A probe for irradiating body tissues with laser light is known from EP-A-439 629, which for achieving a uniform irradiation has a diffuser element and in which a reflector with light exit openings so surrounds the waveguide in the region of its light exit section that light preferably is emitted in the forward direction.
Underlying the invention is the object of constructing a device of the type named at the beginning such that it can be used in connection with a great number of specific pathological anatomical lesion shapes and permits an online adaptation of the laser output to various reactions within the irradiated tissue during the irradiation process.
This object is accomplished by arranging an installation in the path of the laser beam before the launching point for changing the beam intensity, and the waveguide is enclosed by a reflector and/or absorber in the area of its light exit section which has at least one light exit opening in the area of the desired radiation surface.
A first basic feature of a preferred embodiment of the solution of the invention concerns the launching of the laser light into the probe as well as the waveguide within the same. In contrast with known systems, the laser beam is split into the required number of component beams by means of a beam-splitting arrangement. Alternatively to or supplemental to this, the laser light source can have a multiplicity of individual lasers. Only then is the laser light launched into the probe which includes several waveguides. In accordance with a further essential feature, a facility for changing the radiation intensity is inserted between the beam-splitting arrangement and the probe per component beam which can be regulated continuously with, for example, the aid of a stepper motor.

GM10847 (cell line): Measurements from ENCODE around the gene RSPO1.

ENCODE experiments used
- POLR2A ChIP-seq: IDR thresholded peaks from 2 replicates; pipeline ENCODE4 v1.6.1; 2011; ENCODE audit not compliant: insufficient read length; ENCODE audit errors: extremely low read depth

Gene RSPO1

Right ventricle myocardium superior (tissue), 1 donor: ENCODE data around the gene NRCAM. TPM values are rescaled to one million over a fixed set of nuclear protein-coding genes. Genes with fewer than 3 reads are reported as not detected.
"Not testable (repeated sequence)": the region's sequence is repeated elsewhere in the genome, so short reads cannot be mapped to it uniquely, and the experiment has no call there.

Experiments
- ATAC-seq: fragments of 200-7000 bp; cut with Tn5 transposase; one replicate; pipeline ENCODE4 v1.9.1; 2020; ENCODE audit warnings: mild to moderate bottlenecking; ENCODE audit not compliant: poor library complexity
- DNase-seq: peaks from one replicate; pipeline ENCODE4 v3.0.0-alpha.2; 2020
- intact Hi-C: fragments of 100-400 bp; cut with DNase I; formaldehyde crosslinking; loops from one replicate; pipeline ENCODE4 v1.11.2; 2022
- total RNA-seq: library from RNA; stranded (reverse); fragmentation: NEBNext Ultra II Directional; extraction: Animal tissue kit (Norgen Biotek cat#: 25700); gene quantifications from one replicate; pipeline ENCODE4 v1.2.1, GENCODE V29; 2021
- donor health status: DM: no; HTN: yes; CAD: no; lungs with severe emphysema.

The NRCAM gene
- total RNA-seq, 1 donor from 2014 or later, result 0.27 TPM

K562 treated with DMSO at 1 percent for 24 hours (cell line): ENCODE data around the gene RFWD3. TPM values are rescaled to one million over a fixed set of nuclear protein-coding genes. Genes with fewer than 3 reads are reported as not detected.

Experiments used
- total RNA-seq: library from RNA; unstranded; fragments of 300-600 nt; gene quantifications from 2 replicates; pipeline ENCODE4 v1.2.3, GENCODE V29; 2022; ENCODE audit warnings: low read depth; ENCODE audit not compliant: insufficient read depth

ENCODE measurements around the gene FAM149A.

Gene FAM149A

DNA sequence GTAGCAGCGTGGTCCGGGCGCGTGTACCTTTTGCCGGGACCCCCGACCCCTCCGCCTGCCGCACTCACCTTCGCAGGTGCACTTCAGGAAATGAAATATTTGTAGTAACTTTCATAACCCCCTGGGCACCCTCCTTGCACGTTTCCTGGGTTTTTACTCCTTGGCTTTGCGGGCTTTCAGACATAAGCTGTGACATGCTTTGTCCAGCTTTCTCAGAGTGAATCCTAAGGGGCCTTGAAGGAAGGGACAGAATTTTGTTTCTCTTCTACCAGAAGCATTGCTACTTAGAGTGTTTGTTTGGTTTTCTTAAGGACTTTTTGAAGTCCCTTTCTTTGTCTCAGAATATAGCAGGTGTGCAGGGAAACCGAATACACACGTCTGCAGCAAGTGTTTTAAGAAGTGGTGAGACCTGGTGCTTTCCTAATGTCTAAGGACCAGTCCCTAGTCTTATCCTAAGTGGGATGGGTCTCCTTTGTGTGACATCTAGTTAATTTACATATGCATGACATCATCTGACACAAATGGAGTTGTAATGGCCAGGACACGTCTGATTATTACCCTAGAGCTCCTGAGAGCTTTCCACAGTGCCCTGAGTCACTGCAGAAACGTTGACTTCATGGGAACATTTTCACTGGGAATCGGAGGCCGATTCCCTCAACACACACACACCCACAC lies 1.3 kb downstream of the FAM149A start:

The individual waveguides end on the tissue side, that is, on the distal end of the probe in a diffuser element which consists of a base material in an inherently familiar manner which is highly transparent for the laser light used. A defined number of scattering particles is introduced into this material. As an essential feature, however, the individual diffusers are encapsulated in accordance with the invention with a highly reflective material, whereby the reflector so constructed has an opening solely in the area of desired irradiation. Here it must in particular be pointed out that a redirection of the beam with the aid of a prism or mirror in the light exiting area does not suffice for an effective irradiation. The beam must rather be as homogeneously distributed as possible over the entire exit area, as the high power densities otherwise occurring lead to an overheating of the tissue near the probe. On the other hand, however, a diffuser (even with asymmetrical distribution of the scattering particles, as described, for example, in DE-OS 42 21 364) without reflecting jacketing is not sufficiently suited to prevent light exiting in an undesired direction completely. With the solution of the invention, the reflector enclosing the diffuser ensures that light from the respective waveguide is only radiated in the desired direction. In this way, the direction and intensity of the radiated laser light can be selected in accordance with the respective shape of the tissue to be irradiated. The number of radiation elements is chosen corresponding to the application in question.